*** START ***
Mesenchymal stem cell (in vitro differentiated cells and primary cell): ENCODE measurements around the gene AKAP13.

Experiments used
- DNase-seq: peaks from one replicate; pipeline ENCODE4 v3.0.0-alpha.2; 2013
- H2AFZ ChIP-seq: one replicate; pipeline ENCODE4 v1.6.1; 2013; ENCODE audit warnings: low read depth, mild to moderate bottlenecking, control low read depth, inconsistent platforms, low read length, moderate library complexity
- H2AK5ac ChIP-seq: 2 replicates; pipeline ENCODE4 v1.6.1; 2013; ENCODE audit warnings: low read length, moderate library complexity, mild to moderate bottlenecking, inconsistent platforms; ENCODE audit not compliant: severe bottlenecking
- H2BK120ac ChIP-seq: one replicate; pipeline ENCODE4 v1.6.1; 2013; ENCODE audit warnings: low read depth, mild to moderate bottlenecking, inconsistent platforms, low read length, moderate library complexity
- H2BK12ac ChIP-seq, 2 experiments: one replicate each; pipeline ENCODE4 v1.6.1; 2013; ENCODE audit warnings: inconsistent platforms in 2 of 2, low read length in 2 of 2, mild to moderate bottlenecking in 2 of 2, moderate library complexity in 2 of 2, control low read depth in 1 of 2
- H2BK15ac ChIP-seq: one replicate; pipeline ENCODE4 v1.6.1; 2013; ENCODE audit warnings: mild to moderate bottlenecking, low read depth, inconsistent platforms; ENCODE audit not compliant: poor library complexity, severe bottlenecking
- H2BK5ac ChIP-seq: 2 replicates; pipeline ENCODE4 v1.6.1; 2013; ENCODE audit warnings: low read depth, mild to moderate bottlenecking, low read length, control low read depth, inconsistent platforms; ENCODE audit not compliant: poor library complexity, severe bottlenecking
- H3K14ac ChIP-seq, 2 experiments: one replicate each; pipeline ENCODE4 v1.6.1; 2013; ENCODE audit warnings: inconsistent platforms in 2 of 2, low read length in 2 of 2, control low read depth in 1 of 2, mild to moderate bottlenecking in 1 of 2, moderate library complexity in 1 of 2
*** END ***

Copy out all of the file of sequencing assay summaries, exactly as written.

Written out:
Mesenchymal stem cell (in vitro differentiated cells and primary cell): ENCODE measurements around the gene AKAP13.

Experiments used
- DNase-seq: peaks from one replicate; pipeline ENCODE4 v3.0.0-alpha.2; 2013
- H2AFZ ChIP-seq: one replicate; pipeline ENCODE4 v1.6.1; 2013; ENCODE audit warnings: low read depth, mild to moderate bottlenecking, control low read depth, inconsistent platforms, low read length, moderate library complexity
- H2AK5ac ChIP-seq: 2 replicates; pipeline ENCODE4 v1.6.1; 2013; ENCODE audit warnings: low read length, moderate library complexity, mild to moderate bottlenecking, inconsistent platforms; ENCODE audit not compliant: severe bottlenecking
- H2BK120ac ChIP-seq: one replicate; pipeline ENCODE4 v1.6.1; 2013; ENCODE audit warnings: low read depth, mild to moderate bottlenecking, inconsistent platforms, low read length, moderate library complexity
- H2BK12ac ChIP-seq, 2 experiments: one replicate each; pipeline ENCODE4 v1.6.1; 2013; ENCODE audit warnings: inconsistent platforms in 2 of 2, low read length in 2 of 2, mild to moderate bottlenecking in 2 of 2, moderate library complexity in 2 of 2, control low read depth in 1 of 2
- H2BK15ac ChIP-seq: one replicate; pipeline ENCODE4 v1.6.1; 2013; ENCODE audit warnings: mild to moderate bottlenecking, low read depth, inconsistent platforms; ENCODE audit not compliant: poor library complexity, severe bottlenecking
- H2BK5ac ChIP-seq: 2 replicates; pipeline ENCODE4 v1.6.1; 2013; ENCODE audit warnings: low read depth, mild to moderate bottlenecking, low read length, control low read depth, inconsistent platforms; ENCODE audit not compliant: poor library complexity, severe bottlenecking
- H3K14ac ChIP-seq, 2 experiments: one replicate each; pipeline ENCODE4 v1.6.1; 2013; ENCODE audit warnings: inconsistent platforms in 2 of 2, low read length in 2 of 2, control low read depth in 1 of 2, mild to moderate bottlenecking in 1 of 2, moderate library complexity in 1 of 2